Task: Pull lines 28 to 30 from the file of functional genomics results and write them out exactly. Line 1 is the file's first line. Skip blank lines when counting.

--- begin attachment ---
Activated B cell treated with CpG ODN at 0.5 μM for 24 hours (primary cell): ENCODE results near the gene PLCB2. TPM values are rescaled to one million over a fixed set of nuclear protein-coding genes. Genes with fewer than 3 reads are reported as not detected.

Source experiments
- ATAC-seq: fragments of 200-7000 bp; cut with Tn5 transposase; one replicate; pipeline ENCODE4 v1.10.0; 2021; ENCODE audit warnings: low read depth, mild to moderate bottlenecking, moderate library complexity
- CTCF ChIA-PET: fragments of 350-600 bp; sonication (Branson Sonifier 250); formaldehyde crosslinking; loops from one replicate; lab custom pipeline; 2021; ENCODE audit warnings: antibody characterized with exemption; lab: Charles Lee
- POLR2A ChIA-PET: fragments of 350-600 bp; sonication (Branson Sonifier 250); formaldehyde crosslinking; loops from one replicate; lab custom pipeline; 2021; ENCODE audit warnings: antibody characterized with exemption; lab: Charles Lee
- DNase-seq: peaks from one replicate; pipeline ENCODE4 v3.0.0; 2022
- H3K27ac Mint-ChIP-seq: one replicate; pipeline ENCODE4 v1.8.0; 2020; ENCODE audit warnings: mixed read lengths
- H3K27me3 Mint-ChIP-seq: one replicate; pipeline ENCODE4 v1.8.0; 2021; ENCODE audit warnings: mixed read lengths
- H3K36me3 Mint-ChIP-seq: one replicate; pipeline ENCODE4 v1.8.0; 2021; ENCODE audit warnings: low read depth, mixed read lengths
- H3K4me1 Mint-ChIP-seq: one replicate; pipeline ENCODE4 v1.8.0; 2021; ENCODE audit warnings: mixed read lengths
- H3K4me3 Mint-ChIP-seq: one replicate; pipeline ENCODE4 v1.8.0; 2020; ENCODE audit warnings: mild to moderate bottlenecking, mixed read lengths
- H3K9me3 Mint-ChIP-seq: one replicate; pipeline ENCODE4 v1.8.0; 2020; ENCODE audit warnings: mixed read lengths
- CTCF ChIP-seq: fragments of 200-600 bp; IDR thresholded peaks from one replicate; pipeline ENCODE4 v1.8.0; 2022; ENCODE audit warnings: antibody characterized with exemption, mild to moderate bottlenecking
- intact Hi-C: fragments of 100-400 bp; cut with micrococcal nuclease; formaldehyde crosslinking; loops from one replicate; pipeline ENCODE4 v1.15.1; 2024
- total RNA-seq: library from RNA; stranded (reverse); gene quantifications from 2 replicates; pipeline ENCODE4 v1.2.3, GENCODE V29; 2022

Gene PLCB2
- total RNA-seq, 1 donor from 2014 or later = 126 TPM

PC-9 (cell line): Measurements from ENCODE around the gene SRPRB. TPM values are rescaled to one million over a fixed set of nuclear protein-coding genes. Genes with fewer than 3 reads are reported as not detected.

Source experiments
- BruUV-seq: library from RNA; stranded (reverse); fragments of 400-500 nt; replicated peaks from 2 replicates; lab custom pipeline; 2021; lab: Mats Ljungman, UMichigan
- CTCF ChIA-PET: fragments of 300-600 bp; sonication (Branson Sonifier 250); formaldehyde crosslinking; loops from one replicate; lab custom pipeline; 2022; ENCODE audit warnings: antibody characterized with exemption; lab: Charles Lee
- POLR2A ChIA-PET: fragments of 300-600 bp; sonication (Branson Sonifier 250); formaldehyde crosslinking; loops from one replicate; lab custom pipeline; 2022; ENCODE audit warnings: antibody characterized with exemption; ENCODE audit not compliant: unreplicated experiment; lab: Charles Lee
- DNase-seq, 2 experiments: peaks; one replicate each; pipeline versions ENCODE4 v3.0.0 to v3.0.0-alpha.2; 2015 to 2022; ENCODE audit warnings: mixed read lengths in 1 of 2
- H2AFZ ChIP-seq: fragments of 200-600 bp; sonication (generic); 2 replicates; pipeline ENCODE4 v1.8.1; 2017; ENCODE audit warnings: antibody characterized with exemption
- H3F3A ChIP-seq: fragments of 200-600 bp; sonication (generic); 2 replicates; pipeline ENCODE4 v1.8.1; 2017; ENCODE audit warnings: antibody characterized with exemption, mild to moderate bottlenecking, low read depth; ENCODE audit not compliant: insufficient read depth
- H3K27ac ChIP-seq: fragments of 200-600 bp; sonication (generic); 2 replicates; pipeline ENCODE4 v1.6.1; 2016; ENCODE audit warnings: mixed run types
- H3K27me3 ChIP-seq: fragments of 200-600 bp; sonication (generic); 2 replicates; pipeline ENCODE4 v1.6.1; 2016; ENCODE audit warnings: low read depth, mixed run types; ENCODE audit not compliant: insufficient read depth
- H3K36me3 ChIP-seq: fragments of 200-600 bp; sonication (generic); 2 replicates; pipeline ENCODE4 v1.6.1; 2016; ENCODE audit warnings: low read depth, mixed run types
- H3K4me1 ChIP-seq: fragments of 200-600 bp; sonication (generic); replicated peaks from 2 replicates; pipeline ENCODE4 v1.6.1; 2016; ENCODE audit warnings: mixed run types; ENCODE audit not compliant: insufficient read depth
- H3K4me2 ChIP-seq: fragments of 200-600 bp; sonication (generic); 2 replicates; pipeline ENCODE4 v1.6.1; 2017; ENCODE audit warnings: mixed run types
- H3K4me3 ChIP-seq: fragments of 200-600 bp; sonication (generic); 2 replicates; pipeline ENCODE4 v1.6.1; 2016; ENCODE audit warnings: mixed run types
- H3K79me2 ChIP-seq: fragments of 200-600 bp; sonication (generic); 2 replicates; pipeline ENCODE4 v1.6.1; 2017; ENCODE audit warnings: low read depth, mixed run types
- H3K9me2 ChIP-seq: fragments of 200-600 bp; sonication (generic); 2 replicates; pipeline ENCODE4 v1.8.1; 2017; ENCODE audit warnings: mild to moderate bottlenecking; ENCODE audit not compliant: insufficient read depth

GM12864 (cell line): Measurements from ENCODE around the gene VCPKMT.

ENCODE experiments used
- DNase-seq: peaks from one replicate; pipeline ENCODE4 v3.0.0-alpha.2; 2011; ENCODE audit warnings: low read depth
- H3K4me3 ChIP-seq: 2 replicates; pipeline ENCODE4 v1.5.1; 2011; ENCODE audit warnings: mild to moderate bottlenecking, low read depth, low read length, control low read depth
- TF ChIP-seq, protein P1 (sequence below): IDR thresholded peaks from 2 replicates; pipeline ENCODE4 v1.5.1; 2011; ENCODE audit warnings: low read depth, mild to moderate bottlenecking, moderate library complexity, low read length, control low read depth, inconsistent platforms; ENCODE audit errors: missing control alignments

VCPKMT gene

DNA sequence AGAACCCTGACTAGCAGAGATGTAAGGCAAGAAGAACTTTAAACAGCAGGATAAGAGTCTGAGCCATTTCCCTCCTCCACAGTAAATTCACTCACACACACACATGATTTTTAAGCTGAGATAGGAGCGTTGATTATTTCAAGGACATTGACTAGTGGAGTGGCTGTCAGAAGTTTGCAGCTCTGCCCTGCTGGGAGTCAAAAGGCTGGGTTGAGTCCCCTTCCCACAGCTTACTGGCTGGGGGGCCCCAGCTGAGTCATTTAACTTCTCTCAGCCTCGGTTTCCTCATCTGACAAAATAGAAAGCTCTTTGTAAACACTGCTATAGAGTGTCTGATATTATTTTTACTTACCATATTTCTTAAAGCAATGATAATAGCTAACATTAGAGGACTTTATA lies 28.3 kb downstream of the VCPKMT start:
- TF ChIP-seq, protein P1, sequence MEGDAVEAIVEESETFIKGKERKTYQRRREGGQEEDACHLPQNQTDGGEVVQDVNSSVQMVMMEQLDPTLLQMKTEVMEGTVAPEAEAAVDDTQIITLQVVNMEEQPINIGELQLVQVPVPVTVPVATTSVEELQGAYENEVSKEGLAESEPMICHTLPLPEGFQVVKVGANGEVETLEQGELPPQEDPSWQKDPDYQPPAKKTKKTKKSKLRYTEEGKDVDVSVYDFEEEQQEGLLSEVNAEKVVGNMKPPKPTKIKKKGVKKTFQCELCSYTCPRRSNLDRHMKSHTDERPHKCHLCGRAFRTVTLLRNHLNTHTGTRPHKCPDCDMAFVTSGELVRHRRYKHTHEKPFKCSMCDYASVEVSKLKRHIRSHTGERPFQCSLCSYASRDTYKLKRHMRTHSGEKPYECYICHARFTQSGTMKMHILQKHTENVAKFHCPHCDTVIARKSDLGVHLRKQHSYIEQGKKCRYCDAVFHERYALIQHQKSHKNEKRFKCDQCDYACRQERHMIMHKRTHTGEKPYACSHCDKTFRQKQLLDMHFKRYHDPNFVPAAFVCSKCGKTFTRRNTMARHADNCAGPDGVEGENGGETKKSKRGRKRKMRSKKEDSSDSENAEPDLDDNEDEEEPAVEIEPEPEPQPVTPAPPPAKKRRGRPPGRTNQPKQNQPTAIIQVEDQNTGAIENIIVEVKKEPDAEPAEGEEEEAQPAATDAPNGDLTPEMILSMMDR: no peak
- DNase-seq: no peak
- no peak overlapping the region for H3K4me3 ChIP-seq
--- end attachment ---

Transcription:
- H3K36me3 ChIP-seq: fragments of 200-600 bp; sonication (generic); 2 replicates; pipeline ENCODE4 v1.6.1; 2016; ENCODE audit warnings: low read depth, mixed run types
- H3K4me1 ChIP-seq: fragments of 200-600 bp; sonication (generic); replicated peaks from 2 replicates; pipeline ENCODE4 v1.6.1; 2016; ENCODE audit warnings: mixed run types; ENCODE audit not compliant: insufficient read depth
- H3K4me2 ChIP-seq: fragments of 200-600 bp; sonication (generic); 2 replicates; pipeline ENCODE4 v1.6.1; 2017; ENCODE audit warnings: mixed run types